View the CAT printer-friendly / share this CAT
Title Antibiotics Were More Effective Against Resistant Bacteria when Combined with Biologically Synthesized Silver Nanoparticles
Clinical Question In patients with resistant microbial infections, can silver nanoparticles be combined with antibiotics to improve the efficacy of antibacterial activity?
Clinical Bottom Line In vitro studies demonstrate greater inhibition of drug resistant bacteria when antibiotics and silver nanoparticles (AgNPs) are conjugated. This is supported by results showing that biosynthesizing AgNPs with antibiotics were more effective against bacteria and at lower doses of antibiotic than when observing the effect of antibiotics alone. AgNP nanomedicine may offer an effective alternative strategy for managing infections.
Best Evidence (you may view more info by clicking on the PubMed ID link)
PubMed ID Author / Year Patient Group Study type
(level of evidence)
#1) 23986635Naqvi/20138 multi-drug resistant bacteria strains/5 antibioticsLaboratory study
Key resultsNaqvi et al. concluded, “nanoparticle-antibiotic conjugates lower the amount of both agents in the dosage, which reduces noxiousness and increases anti-microbial properties.” Multidrug-resistant bacterial species were exposed to conventional antibiotics individually and exposed to combined AgNPs and antibiotic. The Kirby-Bauer disk-diffusion method was used to observe a mean 2.8 fold-increased area zone of inhibition with synergistic antibiotics and AgNPs. The proposed mechanism of action involves an AgNP focal core conjugated with the antibiotic, which permits more concentrated antimicrobial/bactericidal action.
#2) 19447203Fayaz/20104 total gram(-) and gram(+) bacteria/4 antibioticsLaboratory study
Key resultsFayaz et al. concluded, “the combination of antibiotics with AgNPs [silver nanoparticles] have better antimicrobial effects.” The study found that the greatest percentage of fold increase for antibacterial activity against gram(+) and gram(-) bacteria was when AgNPs were combined with ampicillin. This was followed in efficacy by kanamycin, erythromycin, and chloramphenicol. The proposed mechanism for ampicillin/AgNP synergistic effectiveness is ampicillin’s action of cell wall lysis followed by penetration of AgNP into the bacterium, preventing DNA unwinding and increasing damage to bacterial cells.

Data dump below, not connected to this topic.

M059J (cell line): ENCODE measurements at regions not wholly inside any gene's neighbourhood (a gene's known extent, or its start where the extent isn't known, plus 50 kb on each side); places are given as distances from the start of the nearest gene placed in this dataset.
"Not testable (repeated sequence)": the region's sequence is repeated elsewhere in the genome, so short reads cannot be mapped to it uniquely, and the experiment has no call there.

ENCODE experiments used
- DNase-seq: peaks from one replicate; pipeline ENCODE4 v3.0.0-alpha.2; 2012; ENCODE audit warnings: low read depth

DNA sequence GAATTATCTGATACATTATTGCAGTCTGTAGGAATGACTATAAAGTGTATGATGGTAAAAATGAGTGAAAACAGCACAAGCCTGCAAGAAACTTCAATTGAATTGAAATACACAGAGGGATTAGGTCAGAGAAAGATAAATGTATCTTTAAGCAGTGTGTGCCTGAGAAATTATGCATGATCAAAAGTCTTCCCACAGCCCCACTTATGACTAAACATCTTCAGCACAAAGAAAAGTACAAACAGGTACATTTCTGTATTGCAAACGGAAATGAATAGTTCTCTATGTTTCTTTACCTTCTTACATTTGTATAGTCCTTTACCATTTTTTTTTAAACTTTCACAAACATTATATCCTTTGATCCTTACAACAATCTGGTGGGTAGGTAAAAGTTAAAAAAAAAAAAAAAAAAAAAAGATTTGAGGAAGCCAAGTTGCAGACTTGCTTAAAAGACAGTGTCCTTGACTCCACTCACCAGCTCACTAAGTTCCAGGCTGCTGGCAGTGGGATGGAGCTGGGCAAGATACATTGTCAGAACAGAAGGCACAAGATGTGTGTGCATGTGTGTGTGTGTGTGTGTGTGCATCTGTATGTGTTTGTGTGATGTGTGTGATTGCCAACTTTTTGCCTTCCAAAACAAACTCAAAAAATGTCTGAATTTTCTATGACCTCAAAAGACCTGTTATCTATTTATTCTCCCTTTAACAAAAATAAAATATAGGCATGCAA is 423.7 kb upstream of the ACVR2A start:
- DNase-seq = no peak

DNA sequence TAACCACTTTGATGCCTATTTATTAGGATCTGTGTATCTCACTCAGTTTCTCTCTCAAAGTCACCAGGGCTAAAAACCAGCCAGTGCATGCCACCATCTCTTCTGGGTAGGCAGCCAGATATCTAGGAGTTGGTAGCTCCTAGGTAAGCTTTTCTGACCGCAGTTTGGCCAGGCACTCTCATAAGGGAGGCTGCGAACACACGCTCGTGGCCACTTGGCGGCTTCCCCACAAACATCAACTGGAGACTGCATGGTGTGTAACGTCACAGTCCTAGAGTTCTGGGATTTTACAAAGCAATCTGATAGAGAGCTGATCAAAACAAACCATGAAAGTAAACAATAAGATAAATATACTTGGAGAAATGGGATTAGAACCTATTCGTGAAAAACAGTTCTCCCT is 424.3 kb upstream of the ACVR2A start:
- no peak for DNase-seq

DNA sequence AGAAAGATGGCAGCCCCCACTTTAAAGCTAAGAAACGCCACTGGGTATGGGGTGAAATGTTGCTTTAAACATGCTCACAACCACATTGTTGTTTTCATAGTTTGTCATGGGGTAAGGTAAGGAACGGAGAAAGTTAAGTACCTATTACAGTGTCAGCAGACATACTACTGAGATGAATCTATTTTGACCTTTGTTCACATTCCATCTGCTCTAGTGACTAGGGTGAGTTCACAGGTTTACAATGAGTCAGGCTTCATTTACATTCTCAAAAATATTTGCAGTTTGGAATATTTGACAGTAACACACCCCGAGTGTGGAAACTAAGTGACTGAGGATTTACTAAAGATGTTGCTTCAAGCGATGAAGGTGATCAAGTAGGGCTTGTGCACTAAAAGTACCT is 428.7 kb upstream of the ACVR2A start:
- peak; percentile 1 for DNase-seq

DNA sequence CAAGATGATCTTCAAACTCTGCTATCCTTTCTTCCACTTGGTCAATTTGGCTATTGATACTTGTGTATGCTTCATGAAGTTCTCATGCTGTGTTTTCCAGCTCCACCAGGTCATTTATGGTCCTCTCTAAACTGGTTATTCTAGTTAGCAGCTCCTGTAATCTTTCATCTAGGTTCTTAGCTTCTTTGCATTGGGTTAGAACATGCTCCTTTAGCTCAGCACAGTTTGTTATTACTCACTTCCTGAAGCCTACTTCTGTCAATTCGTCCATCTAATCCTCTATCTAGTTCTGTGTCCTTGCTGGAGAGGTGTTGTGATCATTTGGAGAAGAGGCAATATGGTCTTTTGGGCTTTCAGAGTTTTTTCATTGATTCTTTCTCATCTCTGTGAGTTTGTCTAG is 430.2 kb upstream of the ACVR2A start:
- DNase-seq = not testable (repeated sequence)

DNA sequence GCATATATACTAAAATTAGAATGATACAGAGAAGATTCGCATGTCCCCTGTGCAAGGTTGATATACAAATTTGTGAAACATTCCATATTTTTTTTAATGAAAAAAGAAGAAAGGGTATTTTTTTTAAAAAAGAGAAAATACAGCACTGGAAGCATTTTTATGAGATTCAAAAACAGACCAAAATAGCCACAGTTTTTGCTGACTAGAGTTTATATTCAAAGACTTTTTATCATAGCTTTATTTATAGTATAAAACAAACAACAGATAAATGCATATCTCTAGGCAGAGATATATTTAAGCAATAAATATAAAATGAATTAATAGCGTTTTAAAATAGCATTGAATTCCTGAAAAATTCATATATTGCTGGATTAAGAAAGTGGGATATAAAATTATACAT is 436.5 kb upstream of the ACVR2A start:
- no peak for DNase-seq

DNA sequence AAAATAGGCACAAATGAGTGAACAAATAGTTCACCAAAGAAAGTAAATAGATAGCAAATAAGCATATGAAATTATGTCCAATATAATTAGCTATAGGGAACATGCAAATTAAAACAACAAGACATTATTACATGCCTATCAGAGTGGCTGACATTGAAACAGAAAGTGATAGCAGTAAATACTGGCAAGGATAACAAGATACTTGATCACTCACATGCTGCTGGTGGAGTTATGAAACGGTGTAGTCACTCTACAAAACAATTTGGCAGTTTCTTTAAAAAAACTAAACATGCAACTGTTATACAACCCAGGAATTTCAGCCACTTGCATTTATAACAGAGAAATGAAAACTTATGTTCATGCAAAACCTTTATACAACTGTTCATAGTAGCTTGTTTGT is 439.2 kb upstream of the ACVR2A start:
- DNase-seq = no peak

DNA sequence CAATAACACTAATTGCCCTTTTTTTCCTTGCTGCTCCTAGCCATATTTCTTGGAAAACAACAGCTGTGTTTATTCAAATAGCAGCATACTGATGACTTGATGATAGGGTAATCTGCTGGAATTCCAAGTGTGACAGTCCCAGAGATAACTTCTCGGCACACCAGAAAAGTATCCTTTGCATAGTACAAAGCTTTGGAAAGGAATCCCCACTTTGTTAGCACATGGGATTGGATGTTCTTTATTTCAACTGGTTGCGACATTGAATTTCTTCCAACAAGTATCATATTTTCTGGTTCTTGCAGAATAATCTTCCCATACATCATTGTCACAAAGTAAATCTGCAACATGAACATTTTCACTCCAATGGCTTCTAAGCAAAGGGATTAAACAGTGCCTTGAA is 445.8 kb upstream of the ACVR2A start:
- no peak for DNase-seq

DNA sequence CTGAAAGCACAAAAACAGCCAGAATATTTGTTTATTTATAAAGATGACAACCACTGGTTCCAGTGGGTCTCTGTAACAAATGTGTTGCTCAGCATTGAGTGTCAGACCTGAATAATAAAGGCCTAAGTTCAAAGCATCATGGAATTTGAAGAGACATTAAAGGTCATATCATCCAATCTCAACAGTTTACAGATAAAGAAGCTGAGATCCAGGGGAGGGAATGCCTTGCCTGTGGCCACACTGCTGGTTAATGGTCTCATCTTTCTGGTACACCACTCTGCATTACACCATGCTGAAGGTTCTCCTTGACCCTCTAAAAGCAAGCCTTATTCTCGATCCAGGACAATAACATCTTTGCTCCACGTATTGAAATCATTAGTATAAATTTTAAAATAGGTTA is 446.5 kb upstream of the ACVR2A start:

Evidence Search ("nanomedicine"[MeSH Terms] OR "nanomedicine"[All Fields]) AND ((("metabolism"[MeSH Terms] OR "metabolism"[All Fields] OR "synthesis"[All Fields]) AND (("anti-bacterial agents"[Pharmacological Action] OR "anti-bacterial agents"[MeSH Terms] OR ("anti-bacterial"[All Fields] AND "agents"[All Fields]) OR "anti-bacterial agents"[All Fields] OR "antibiotic"[All Fields]) AND (("silver"[MeSH Terms] OR "silver"[All Fields]) AND ("nanoparticles"[MeSH Terms] OR "nanoparticles"[All Fields] OR "nanoparticle"[All Fields])))) AND (("microbiology"[Subheading] OR "microbiology"[All Fields] OR "bacteria"[All Fields] OR "bacteria"[MeSH Terms]) AND resistance[All Fields]))
Comments on
The Evidence
Validity: No systematic reviews or meta-analysis were found on this topic in nanomedicine. No clinical trials have been published to date. The evidence level is low, yet there is consensus amongst the available in vitro studies that the synergistic activity of AgNPs enhances the inhibitory effect of antibiotics on drug resistant bacteria. There is a need for standards and guidelines in the creation of conjugated AgNP/antibiotic regimens. Perspective: More information is needed regarding the mechanism involved in synergistic antimicrobial effects.
Applicability The in vitro studies agree that it is essential to find alternative modalities for addressing the increasing healthcare costs associated with treatment of antibiotic resistant infections. Studies claim that synthesis of biogenic silver nanoparticles may represent advancement in the development of green chemistry with cost savings, as it makes use of microorganisms to create stable metallic nanoparticles.
Specialty/Discipline (Oral Medicine/Pathology/Radiology) (Endodontics) (General Dentistry) (Periodontics) (Prosthodontics) (Restorative Dentistry) (Basic Science)
Keywords AgNP, Nanoparticles, Multi-resistant organisms, Synergistic activity, Antibacterial agents
ID# 2793
Date of submission: 12/01/2014spacer
E-mail drewh@livemail.uthscsa.edu
Author Hannah C. Drew, DDS
Co-author(s) e-mail
Faculty mentor/Co-author Stephan J. Haney, DDS
Faculty mentor/Co-author e-mail haneys2@uthscsa.edu
Basic Science Rationale
(Mechanisms that may account for and/or explain the clinical question, i.e. is the answer to the clinical question consistent with basic biological, physical and/or behavioral science principles, laws and research?)
post a rationale
None available
Comments and Evidence-Based Updates on the CAT
post a comment
None available

Return to Found CATs list